All other states ban lane-splitting, although several are considering making it legal.
The sponsors of the bill -- Assemblymen Bill Quirk (D-Hayward), Kansen Chu (D-San Jose) and Tom Lackey (R-Palmdale) -- say the practice should be legal so the state can offer safety guidance.
A UC Berkeley study "found that lane-splitting was safer, compared to being stopped in the traffic," Quirk said in a statement. "Oftentimes motorcyclists would get rear-ended. Motorists just don't see them." But the practice rankles many drivers who say they see far too many motorcyclists zipping between lanes at high speeds.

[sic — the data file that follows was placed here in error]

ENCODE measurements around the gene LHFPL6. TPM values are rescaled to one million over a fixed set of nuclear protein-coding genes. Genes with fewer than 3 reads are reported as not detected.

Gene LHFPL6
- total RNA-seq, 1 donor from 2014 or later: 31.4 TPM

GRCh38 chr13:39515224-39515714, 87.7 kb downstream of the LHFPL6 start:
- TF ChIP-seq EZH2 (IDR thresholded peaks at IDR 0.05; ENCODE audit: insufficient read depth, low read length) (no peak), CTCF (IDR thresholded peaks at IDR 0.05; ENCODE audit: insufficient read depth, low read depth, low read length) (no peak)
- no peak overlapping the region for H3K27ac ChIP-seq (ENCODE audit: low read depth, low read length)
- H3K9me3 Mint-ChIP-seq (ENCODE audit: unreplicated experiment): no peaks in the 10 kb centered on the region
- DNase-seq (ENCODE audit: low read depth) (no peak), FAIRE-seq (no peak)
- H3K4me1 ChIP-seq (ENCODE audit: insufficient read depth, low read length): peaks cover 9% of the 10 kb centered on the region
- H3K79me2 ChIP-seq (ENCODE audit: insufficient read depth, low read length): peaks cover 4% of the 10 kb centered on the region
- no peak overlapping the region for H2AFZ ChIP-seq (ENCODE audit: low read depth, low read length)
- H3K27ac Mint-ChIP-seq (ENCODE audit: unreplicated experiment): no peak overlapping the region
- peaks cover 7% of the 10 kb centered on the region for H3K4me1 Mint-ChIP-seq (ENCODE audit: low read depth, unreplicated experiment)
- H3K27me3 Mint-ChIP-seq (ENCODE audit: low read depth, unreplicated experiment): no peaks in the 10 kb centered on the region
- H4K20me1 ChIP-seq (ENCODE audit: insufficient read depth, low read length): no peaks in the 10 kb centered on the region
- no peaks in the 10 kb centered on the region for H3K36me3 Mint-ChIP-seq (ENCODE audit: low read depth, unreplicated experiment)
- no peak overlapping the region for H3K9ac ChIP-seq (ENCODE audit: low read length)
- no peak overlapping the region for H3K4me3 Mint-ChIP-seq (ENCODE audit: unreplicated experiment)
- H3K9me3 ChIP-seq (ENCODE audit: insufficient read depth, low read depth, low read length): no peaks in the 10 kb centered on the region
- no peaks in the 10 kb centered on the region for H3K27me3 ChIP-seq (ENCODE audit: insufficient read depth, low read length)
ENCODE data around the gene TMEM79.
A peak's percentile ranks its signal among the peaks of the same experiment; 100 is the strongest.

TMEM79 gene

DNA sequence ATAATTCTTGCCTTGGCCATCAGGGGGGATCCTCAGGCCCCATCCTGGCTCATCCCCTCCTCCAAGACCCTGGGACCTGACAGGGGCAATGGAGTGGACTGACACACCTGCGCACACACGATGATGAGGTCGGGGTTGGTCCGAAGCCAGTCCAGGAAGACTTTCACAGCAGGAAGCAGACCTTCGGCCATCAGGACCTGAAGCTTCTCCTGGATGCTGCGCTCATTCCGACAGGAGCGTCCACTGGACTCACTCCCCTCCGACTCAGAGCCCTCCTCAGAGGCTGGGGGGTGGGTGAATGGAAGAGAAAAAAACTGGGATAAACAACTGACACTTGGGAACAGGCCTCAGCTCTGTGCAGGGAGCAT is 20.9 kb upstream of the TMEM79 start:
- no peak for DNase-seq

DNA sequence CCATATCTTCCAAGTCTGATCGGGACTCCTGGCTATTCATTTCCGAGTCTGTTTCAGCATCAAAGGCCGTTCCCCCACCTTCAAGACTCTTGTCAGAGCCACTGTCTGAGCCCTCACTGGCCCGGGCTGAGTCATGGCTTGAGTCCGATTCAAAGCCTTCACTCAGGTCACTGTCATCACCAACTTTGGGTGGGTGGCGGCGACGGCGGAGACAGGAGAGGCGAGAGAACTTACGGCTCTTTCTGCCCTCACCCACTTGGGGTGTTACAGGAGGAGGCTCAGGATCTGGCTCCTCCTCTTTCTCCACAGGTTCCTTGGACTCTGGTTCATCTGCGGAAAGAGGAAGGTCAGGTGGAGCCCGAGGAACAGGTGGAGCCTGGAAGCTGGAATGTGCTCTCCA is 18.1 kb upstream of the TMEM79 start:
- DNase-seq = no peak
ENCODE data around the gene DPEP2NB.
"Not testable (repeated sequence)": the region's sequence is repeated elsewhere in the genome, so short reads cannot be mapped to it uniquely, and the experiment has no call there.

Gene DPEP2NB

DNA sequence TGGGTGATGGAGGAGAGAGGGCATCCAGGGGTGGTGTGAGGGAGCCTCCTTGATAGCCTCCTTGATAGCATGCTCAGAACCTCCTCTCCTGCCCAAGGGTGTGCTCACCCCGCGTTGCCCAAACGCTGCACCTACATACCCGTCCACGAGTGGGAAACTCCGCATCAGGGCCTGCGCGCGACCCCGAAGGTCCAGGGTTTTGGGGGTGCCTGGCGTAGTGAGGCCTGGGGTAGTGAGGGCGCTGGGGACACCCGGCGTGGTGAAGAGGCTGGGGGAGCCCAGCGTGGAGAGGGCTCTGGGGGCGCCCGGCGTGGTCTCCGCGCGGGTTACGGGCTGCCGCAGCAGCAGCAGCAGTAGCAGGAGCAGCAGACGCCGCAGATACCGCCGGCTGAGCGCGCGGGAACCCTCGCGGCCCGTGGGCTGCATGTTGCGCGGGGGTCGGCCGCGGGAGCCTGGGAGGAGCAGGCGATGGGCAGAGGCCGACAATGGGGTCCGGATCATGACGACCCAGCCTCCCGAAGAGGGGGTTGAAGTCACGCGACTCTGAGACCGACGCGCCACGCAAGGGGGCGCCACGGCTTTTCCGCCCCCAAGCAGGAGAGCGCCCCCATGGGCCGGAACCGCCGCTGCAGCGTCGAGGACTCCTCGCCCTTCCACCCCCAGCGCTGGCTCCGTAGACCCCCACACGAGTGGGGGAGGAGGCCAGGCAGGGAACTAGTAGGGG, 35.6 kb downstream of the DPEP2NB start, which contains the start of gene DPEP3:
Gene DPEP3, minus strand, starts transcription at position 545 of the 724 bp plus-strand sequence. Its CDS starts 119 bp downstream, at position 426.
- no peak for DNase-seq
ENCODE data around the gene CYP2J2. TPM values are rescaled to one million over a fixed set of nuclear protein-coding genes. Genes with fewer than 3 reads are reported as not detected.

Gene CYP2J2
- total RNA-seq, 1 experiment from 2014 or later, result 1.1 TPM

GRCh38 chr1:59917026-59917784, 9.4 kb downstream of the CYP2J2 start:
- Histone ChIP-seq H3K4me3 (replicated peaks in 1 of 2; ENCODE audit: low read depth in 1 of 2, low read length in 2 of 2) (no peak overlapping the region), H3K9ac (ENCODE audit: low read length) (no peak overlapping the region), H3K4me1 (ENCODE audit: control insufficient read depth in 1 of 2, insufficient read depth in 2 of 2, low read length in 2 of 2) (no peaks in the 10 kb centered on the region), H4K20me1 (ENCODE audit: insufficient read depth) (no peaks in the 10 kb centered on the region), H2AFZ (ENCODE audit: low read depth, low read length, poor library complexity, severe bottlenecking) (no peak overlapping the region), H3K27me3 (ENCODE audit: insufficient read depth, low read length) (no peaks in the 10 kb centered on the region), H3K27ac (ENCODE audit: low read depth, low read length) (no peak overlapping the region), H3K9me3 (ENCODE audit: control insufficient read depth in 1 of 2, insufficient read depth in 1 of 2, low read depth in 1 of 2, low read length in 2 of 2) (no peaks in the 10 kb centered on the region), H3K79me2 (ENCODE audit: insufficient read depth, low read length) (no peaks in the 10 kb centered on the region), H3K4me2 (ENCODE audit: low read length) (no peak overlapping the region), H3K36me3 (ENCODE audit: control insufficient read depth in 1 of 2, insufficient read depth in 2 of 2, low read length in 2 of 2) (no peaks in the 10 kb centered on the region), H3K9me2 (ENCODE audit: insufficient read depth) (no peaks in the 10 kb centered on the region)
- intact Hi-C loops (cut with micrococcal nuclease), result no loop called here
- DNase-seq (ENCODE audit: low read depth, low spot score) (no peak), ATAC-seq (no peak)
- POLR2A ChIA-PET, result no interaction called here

"They are bullies on the road, and they expect everyone to move over," said Cheryl Hale of Concord. "Most are lane-splitting when traffic is not only going very slow. This would be very bad legislation."
California law enforcement officers for decades have allowed lane-splitting when traffic is congested, but there's never been a law saying it's legal. The legislation is supported by law
enforcement groups, and the American Motorcyclist Association favors less strict rules.
Article originally written on Mercury News.